Rev Christopher Harold Weller MC

25th November 1916 – 101 years ago today:

“His Majesty the KING has been graciously pleased to confer the Military Cross on the undermentioned Officers, in recognition of their gallantry and devotion to duty in the field;-

Rev Christopher Harold Weller, temp Chaplain to the forces, 4th Class A Chaplain Department

For conspicuous gallantry and devotion to duty. He afforded the wounded a magnificent example of coolness and courage, and was instrumental in saving many lives. Later although severely wounded, he continued to carry on his fine work.”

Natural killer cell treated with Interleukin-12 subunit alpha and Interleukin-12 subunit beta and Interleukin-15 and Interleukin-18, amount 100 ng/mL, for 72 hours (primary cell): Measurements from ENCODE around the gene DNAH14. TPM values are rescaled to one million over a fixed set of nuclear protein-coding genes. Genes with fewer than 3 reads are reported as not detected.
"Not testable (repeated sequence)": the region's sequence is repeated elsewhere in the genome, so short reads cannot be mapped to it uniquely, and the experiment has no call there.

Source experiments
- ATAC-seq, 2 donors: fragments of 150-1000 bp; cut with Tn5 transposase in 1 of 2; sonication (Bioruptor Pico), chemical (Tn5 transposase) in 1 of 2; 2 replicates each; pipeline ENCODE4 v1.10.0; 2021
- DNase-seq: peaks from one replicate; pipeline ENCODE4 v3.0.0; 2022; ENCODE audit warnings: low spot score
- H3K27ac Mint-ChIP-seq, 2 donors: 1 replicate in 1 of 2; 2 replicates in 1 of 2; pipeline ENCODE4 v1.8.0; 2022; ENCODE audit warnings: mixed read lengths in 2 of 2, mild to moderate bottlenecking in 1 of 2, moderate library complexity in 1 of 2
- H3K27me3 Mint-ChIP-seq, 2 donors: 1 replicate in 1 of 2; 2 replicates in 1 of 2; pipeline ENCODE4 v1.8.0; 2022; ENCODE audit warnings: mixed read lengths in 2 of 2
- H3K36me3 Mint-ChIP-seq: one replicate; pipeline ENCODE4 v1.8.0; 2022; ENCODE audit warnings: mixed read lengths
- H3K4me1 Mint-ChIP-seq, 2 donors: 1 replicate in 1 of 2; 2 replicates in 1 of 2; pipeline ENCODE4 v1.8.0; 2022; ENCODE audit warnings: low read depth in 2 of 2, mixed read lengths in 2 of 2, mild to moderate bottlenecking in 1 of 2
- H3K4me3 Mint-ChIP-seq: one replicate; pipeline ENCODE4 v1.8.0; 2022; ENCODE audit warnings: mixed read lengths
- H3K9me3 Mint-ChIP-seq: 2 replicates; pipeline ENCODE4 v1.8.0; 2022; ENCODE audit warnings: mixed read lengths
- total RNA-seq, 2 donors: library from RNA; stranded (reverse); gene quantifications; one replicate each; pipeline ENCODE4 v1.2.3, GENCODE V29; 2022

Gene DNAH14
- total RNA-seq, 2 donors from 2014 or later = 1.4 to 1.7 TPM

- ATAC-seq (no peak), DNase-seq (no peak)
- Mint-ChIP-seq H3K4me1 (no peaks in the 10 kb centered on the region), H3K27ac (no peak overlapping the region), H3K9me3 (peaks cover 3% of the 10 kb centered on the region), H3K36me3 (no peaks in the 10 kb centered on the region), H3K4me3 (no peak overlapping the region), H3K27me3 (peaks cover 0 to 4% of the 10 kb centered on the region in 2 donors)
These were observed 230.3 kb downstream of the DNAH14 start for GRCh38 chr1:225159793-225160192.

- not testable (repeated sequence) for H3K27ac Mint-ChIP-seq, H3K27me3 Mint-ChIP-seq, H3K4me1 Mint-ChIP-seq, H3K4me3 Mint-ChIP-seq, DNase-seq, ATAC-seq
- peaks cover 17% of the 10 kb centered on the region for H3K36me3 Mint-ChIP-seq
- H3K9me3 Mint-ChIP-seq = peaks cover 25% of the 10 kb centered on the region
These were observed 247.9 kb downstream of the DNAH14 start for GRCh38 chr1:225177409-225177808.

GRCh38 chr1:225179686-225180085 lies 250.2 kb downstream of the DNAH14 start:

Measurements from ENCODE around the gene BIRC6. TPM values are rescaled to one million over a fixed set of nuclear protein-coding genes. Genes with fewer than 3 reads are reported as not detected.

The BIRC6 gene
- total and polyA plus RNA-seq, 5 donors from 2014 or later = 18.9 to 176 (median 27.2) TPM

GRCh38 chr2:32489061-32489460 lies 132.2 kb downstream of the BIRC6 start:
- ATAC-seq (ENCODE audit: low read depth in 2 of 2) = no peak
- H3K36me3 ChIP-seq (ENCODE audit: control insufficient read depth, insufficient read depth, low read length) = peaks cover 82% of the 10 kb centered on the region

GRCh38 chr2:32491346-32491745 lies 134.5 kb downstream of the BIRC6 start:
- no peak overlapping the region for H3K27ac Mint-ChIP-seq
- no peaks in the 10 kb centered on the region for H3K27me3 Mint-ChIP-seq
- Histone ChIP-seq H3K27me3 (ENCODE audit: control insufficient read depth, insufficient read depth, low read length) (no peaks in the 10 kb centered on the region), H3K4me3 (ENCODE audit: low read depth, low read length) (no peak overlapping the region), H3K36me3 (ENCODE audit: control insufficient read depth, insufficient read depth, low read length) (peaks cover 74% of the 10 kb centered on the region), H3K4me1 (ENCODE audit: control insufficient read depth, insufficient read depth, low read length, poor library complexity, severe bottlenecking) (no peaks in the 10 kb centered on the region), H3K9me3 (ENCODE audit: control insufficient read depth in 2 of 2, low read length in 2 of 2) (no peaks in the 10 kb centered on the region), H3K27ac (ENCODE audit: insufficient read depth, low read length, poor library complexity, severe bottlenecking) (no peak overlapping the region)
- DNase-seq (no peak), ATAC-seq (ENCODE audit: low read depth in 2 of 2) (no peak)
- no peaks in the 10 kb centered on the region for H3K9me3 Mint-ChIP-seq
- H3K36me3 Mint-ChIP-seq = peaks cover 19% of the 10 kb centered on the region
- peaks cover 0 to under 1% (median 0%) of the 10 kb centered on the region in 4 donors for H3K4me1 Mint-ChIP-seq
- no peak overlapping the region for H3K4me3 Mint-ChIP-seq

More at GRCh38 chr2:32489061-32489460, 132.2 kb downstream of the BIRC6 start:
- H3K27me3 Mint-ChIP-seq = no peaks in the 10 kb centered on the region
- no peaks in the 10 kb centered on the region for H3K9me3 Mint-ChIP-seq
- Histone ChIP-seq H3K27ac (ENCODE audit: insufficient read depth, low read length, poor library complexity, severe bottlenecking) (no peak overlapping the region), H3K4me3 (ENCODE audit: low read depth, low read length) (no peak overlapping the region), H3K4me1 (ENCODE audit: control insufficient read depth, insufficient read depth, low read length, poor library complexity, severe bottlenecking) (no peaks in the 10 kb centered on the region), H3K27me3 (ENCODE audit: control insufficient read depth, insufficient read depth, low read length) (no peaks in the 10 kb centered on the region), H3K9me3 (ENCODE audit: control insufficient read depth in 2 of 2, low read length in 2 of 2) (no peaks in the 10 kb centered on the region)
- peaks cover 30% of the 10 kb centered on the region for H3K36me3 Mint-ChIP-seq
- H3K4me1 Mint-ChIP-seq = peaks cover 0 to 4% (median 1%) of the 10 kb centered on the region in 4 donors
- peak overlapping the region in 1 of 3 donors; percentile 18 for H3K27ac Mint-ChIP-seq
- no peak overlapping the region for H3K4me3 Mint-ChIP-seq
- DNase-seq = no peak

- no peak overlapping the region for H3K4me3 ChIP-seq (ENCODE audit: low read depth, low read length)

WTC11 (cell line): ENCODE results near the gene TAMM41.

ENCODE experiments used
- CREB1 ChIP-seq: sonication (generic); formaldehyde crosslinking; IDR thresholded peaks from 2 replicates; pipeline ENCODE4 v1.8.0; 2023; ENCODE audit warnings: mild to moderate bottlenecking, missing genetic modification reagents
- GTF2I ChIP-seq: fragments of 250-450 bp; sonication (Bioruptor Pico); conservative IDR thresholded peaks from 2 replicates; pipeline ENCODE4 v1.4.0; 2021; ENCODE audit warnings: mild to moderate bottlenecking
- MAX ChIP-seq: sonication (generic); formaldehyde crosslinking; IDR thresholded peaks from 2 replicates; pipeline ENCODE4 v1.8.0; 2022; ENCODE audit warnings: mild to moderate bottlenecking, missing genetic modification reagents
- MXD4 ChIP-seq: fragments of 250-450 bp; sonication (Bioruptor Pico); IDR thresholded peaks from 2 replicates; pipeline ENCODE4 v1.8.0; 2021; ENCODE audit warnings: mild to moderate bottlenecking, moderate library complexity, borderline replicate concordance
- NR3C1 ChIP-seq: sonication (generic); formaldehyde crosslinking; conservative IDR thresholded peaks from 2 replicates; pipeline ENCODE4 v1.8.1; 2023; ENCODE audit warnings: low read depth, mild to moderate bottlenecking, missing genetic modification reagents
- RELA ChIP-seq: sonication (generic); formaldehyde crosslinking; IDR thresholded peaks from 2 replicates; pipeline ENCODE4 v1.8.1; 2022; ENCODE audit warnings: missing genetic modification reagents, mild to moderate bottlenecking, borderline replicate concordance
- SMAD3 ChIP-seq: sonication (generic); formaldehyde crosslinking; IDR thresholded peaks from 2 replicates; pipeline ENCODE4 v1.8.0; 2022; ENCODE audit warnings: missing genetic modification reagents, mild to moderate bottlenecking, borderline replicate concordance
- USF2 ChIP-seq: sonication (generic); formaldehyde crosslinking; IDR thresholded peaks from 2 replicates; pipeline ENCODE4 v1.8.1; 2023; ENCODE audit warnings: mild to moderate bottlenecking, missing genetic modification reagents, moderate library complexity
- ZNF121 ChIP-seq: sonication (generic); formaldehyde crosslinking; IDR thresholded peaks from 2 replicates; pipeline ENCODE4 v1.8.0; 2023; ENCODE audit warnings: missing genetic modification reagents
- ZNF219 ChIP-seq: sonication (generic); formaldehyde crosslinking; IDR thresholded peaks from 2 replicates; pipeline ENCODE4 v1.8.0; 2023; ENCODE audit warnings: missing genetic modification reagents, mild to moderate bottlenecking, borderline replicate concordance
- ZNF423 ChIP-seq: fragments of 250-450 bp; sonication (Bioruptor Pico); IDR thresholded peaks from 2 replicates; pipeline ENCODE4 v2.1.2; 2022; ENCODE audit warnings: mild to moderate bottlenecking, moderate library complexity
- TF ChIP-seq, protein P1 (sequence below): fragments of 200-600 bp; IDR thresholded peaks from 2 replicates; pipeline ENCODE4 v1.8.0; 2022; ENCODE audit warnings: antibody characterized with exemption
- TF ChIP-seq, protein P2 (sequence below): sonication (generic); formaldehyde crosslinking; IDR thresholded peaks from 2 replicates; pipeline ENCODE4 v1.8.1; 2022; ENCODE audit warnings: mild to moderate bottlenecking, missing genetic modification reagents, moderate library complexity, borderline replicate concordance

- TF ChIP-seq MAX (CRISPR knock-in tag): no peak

I am Christopher Weller’s very proud grandson. I never knew him, as he had died even before my parents met, but my father and his siblings, and my cousins who did meet him, have talked of him often.

Not long before my father died at the very end of 2012, he travelled to Belgium with a group of friends from his local archives group; they were not far from Ypres. While there, Dad was visiting a chapel and suddenly realised that his father had been to that same chapel some 95 years previously. As you might imagine, this made him very emotional (and is making me emotional as I write this post). It was probably the closest he had felt to his father since his death in 1960. I am so pleased that Dad got to make the trip before he became ill.

Rev Christopher Harold Weller MC